Anything But JavaMon 06 October 2008 by Jim Purbrick
Last week I was invited to talk at JAOO Denmark. Originally a Java conference, JAOO is now a very broad software development conference covering everything from agile to language design to distributed systems.
The stand out talk on the first day was Gregor Hohpe‘s Programming the Cloud which enumerated some of the problems with building distributed systems without call stacks, transactions, promises, certainty or ordering constraints and then outlined some approaches to overcome them including looking at real life situations which also have to deal with the lack of distributed transactions. For example at Starbucks your coffee is made concurrently with your payment being taken and then problems are fixed up afterwards if you can’t pay, they can’t make the coffee or they get the order wrong. The throughput gained from optimistic concurrency is greater than the loss of having to fix things up, even if it means that sometimes you end up giving away free coffee.
Unfortunately I missed Lars Bak’s V8 keynote on Tuesday, but was really impressed by Successfully Applying REST by Stefan Tilkov which enumerated REST patterns and anti-patterns shining some light on the subtleties of a technology which initially seems straight forward but turns out to have some pot holes for the unwary.
The highlights on Wednesday were seeing Guy Steele and Dick Gabriel give their 50-in-50 talk again (which is still not available on-line, but one of the highlights is here) and seeing the new WeDo lego robotics platform for kids which will be available next summer. The most relevant talk was Test Driven Development, Take 2 by Erik Doernenburg which got me thinking about how to do dynamic mock objects in C++. My talk on embedding Mono in Second Life went down well and elicited some good questions, although as a fringe topic it wasn’t heavily attended.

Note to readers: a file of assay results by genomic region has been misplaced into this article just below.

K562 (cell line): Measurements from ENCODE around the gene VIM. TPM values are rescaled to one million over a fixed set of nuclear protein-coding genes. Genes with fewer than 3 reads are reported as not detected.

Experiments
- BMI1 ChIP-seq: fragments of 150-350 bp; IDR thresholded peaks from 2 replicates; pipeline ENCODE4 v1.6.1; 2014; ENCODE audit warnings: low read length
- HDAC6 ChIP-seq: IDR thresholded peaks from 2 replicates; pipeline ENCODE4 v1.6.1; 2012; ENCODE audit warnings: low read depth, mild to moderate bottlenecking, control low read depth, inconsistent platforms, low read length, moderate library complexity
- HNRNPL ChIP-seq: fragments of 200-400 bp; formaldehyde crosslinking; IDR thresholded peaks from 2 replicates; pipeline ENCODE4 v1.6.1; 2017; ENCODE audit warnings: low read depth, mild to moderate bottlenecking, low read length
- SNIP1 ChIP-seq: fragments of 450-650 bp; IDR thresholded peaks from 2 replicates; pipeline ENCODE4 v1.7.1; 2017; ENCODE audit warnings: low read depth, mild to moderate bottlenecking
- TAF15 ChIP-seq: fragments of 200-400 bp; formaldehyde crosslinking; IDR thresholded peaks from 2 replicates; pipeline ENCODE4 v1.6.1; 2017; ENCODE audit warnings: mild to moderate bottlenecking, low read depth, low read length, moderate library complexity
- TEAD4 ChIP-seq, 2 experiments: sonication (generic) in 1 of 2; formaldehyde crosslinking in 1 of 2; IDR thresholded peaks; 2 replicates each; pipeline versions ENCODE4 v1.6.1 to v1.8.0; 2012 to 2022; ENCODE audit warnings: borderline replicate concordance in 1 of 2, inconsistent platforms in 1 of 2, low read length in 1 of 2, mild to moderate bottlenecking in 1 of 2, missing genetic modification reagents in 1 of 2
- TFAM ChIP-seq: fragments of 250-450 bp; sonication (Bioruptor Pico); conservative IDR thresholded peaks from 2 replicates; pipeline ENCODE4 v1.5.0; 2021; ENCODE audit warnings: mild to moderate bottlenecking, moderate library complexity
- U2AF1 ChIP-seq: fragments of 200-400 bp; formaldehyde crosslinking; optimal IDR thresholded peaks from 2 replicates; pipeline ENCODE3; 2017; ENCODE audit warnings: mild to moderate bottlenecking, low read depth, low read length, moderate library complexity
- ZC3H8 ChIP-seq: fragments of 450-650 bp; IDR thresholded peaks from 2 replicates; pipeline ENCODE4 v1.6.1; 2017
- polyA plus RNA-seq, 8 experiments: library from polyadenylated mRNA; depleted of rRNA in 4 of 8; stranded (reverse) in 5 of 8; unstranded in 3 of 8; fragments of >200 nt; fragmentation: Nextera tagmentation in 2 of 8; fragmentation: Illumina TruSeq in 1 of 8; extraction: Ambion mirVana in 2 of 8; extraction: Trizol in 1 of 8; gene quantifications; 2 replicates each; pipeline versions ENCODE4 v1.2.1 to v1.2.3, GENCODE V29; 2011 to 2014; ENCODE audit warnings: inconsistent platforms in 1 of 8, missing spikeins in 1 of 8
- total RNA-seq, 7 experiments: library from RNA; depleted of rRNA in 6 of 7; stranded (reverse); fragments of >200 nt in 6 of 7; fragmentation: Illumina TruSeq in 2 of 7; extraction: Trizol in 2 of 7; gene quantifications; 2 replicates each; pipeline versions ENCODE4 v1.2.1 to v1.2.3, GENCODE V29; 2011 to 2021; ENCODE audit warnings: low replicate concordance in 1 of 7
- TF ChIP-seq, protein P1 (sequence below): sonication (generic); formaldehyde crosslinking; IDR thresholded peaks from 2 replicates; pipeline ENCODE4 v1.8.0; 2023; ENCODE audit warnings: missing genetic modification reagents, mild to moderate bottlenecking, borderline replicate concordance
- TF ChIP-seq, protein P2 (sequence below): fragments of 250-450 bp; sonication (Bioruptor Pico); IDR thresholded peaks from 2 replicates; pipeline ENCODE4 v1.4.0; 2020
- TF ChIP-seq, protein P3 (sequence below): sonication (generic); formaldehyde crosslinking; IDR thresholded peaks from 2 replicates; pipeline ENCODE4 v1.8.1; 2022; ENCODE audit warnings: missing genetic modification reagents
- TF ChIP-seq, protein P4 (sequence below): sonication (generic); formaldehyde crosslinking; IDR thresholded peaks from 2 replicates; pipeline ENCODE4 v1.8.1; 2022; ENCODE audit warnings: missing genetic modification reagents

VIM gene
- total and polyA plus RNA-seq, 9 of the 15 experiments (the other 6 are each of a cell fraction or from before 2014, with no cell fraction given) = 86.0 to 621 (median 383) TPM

Other highlights included Erik Meijer’s keynote on fundamentalist functional programming, Bill Venners talk on Scala, hearing Patrick Linskey conclude that the way to make Java scale is to use Scala or Erlang, James Copland reinventing OO, playing guitar at the jam session and hearing Erik suggest to Lars that we compile LSL to CIL and run it on V8 modified to capture thread state while Erik was spilling half bottles of Champagne over people and Lars was swaying and stumbling around the room.
: http://www.flickr.com/photos/jimpurbrick/2918267608/ “The Shakespeare Language by Jim Purbrick, on Flickr”